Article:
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Weed eaters, also called trimmers, are marketed with 2-stroke and 4-stroke gasoline engines. Each has its supporters, but generally speaking weed eaters with 2-stroke engines are cheaper, lighter and more powerful than eaters with 4-stroke engines; they also make more noise, vibrate more, emit more pollution, wear out more quickly, and you have to mix oil with the gas. Evolving EPA pollution requirements favor 4-stroke engines.
The term “stroke" refers to the movement of the piston in the cylinder of an engine. In a 2-stroke engine, compressed fuel explodes, pushing the piston outward; fuel is inserted into the cylinder as the piston returns. A 4-stroke engine has separate strokes for compression and exhaustion. A distributor on a 4-stroke engine supplies a spark every second turn of the crank shaft when the piston is close to the top dead center of the compression stroke.
- Weed eaters, also called trimmers, are marketed with 2-stroke and 4-stroke gasoline engines.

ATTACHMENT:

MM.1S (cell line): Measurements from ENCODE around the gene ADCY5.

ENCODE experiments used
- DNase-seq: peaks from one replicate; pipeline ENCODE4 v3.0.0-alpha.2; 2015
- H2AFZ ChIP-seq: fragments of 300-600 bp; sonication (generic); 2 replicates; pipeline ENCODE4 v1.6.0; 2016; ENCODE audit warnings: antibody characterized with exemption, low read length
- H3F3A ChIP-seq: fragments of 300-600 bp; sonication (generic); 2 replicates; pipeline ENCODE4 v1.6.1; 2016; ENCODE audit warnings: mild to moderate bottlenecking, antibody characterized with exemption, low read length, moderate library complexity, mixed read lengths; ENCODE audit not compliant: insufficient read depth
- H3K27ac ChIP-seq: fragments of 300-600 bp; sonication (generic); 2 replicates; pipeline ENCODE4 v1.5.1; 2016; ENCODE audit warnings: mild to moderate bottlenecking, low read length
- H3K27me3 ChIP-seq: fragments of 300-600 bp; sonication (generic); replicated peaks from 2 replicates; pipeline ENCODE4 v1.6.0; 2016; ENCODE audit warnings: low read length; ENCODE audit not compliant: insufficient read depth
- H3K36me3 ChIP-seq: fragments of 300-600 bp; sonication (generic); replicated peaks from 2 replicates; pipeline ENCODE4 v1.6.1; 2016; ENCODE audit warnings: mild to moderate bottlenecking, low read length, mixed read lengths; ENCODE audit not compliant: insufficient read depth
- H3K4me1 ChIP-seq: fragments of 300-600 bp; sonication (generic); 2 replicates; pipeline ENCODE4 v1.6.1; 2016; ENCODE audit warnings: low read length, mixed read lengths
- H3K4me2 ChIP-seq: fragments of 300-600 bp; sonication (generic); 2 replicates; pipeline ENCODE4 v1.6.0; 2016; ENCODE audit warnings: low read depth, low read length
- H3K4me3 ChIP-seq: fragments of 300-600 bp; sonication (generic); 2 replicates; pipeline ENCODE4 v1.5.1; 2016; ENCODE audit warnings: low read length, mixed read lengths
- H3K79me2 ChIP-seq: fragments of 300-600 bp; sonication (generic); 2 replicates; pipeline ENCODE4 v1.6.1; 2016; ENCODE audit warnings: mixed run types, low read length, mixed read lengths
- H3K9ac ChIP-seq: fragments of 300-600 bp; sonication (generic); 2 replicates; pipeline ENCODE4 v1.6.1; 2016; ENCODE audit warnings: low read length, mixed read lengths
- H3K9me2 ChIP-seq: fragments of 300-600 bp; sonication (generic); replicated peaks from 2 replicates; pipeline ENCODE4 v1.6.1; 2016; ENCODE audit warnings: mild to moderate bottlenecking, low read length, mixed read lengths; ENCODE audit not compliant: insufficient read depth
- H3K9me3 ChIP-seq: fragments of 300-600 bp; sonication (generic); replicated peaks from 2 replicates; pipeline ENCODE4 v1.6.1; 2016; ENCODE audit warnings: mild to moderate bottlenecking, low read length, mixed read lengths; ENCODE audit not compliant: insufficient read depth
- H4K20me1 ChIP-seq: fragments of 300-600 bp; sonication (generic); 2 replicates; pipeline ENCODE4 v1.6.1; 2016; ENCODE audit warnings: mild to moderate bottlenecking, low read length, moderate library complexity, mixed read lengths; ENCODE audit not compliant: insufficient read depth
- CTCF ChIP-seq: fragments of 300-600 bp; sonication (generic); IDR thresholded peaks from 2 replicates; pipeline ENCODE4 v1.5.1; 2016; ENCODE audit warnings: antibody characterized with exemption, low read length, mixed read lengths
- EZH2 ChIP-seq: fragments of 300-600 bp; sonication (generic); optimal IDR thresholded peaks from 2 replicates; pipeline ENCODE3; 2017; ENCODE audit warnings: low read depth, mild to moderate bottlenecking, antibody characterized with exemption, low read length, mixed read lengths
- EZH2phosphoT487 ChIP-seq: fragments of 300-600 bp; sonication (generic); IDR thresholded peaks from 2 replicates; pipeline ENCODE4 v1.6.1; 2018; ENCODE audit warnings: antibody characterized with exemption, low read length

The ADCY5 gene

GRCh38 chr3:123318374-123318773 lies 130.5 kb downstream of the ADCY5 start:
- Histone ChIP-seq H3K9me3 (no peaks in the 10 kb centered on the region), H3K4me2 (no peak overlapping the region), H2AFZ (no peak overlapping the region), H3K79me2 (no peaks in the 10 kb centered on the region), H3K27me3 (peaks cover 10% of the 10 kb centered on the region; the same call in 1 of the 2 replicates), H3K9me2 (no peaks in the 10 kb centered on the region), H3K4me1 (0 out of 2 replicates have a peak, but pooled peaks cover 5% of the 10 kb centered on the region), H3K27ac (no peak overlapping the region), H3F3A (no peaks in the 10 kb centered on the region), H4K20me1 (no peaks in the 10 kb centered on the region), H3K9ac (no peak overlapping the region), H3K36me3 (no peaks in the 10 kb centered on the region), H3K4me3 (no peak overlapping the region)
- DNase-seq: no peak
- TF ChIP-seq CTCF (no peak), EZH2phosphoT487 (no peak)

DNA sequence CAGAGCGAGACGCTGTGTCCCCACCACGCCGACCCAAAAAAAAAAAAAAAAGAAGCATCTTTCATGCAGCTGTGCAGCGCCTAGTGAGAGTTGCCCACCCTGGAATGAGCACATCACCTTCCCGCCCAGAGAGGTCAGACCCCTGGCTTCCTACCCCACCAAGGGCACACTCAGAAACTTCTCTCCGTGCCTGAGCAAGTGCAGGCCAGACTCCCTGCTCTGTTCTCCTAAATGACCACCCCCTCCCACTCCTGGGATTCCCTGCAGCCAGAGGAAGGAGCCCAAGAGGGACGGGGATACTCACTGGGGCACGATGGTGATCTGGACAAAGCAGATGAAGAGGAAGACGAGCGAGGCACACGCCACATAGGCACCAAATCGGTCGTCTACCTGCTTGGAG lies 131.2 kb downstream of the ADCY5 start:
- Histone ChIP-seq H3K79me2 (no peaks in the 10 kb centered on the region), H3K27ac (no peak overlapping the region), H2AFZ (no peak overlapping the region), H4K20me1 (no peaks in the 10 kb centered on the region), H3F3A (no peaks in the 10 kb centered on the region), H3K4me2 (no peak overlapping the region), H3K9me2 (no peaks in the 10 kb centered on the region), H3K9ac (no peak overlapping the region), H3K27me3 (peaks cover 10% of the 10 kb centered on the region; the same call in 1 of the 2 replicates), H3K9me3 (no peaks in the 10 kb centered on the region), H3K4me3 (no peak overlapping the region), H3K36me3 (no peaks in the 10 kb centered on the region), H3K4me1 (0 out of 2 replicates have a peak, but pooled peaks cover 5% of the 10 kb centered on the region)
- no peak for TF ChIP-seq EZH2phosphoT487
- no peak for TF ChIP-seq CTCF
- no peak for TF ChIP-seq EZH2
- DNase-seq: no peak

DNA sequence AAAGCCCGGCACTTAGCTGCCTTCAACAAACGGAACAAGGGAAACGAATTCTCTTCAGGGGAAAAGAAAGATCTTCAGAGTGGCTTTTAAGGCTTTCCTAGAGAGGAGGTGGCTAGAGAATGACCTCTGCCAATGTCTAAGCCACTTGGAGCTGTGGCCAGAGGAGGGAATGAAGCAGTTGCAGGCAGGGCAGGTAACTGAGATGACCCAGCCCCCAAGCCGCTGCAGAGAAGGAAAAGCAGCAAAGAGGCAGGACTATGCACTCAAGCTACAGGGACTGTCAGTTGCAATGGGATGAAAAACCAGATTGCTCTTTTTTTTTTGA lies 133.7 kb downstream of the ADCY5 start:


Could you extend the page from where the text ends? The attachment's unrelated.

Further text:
- A 4-stroke engine has separate strokes for compression and exhaustion.
Fuel and Power
You have to mix about 4 oz. of oil for each gallon of gas for 2-stroke engines. Two-stroke engines deliver more power for their size than weed eaters with 4-stroke engines; they are also more difficult to start than 4-stroke engines.
The simple design of 2-stroke engines means they are cheaper to manufacture, so the cost is less to the consumer. The oil that you mix with the gasoline in a 2-stroke engine can be expensive, plus 2-stroke engines use more gasoline than 4-stroke engines.
Two-stroke engines do not have a separate lubrication system as more sophisticated 4-stroke engines do; they rely instead on oil mixed with fuel, so their moving parts wear out faster than those in 4-stroke engines. This means they are more expensive to maintain. If you add too much oil to the fuel mixture of a 2-stroke engine, the engine will become sluggish and smoke will belch from the muffler. If you don’t add enough oil, your engine will run hot and can burn out.
- You have to mix about 4 oz.
- If you add too much oil to the fuel mixture of a 2-stroke engine, the engine will become sluggish and smoke will belch from the muffler.
Part of the mixture of air and fuel in a 2-stroke engine leaks out through the exhaust port as it is loaded into the combustion chamber. This is one source of exhaust emissions in 2-stroke engines that are a source of concern for the Environmental Protection Agency. The EPA discourages 2-stroke engines, which it considers heavy polluters, and encourages 4-stroke engines, which pollute less.